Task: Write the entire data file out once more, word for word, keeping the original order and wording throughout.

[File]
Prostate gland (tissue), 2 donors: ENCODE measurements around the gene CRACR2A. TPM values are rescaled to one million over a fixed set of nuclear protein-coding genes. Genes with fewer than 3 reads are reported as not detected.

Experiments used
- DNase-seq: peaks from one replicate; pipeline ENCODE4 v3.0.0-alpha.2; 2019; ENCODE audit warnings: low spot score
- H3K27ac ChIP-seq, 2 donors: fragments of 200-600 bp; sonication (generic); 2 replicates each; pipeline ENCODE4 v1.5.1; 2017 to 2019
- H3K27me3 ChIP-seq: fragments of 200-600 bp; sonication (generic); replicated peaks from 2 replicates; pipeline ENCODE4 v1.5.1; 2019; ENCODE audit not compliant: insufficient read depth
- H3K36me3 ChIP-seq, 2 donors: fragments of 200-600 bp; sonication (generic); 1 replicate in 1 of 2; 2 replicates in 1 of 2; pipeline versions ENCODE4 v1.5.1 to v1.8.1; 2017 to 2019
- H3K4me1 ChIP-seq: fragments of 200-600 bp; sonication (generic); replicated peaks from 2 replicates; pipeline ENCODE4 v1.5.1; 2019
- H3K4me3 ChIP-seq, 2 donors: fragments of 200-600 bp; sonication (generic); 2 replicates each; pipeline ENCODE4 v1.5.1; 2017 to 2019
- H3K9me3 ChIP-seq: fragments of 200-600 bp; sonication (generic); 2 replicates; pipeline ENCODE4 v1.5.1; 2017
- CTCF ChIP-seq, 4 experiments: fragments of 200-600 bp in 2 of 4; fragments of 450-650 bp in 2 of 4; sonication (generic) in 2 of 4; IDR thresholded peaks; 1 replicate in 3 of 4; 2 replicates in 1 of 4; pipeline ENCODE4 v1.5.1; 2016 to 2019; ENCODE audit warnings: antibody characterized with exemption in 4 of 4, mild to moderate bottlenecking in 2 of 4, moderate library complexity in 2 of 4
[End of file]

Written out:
Prostate gland (tissue), 2 donors: ENCODE measurements around the gene CRACR2A. TPM values are rescaled to one million over a fixed set of nuclear protein-coding genes. Genes with fewer than 3 reads are reported as not detected.

Experiments used
- DNase-seq: peaks from one replicate; pipeline ENCODE4 v3.0.0-alpha.2; 2019; ENCODE audit warnings: low spot score
- H3K27ac ChIP-seq, 2 donors: fragments of 200-600 bp; sonication (generic); 2 replicates each; pipeline ENCODE4 v1.5.1; 2017 to 2019
- H3K27me3 ChIP-seq: fragments of 200-600 bp; sonication (generic); replicated peaks from 2 replicates; pipeline ENCODE4 v1.5.1; 2019; ENCODE audit not compliant: insufficient read depth
- H3K36me3 ChIP-seq, 2 donors: fragments of 200-600 bp; sonication (generic); 1 replicate in 1 of 2; 2 replicates in 1 of 2; pipeline versions ENCODE4 v1.5.1 to v1.8.1; 2017 to 2019
- H3K4me1 ChIP-seq: fragments of 200-600 bp; sonication (generic); replicated peaks from 2 replicates; pipeline ENCODE4 v1.5.1; 2019
- H3K4me3 ChIP-seq, 2 donors: fragments of 200-600 bp; sonication (generic); 2 replicates each; pipeline ENCODE4 v1.5.1; 2017 to 2019
- H3K9me3 ChIP-seq: fragments of 200-600 bp; sonication (generic); 2 replicates; pipeline ENCODE4 v1.5.1; 2017
- CTCF ChIP-seq, 4 experiments: fragments of 200-600 bp in 2 of 4; fragments of 450-650 bp in 2 of 4; sonication (generic) in 2 of 4; IDR thresholded peaks; 1 replicate in 3 of 4; 2 replicates in 1 of 4; pipeline ENCODE4 v1.5.1; 2016 to 2019; ENCODE audit warnings: antibody characterized with exemption in 4 of 4, mild to moderate bottlenecking in 2 of 4, moderate library complexity in 2 of 4